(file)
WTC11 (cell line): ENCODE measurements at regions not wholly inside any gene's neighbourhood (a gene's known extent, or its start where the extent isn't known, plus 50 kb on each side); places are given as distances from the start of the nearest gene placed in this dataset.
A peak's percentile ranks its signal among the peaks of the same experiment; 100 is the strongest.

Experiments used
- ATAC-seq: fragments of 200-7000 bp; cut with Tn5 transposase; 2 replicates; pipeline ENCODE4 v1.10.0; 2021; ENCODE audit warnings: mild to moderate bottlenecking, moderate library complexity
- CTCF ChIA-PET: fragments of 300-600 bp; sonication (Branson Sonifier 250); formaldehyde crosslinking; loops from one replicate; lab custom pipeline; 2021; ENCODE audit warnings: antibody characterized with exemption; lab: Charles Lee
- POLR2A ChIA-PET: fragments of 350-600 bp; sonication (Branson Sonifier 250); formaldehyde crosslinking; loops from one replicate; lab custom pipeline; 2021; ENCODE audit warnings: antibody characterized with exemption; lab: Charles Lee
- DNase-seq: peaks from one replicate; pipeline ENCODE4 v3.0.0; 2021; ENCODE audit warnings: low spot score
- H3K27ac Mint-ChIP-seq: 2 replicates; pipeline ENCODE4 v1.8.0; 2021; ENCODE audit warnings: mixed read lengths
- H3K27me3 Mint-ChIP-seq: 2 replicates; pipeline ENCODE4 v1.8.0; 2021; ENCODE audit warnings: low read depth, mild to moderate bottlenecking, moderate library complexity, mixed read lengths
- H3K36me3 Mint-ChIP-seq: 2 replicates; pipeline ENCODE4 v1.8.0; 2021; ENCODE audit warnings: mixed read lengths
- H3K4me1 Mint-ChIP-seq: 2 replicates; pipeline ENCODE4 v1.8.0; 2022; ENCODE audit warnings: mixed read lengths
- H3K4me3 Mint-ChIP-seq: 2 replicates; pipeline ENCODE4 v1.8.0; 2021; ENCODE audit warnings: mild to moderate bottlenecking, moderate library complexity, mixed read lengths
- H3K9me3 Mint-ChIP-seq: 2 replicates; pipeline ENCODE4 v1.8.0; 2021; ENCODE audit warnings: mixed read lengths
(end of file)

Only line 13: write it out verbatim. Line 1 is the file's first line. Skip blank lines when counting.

- H3K9me3 Mint-ChIP-seq: 2 replicates; pipeline ENCODE4 v1.8.0; 2021; ENCODE audit warnings: mixed read lengths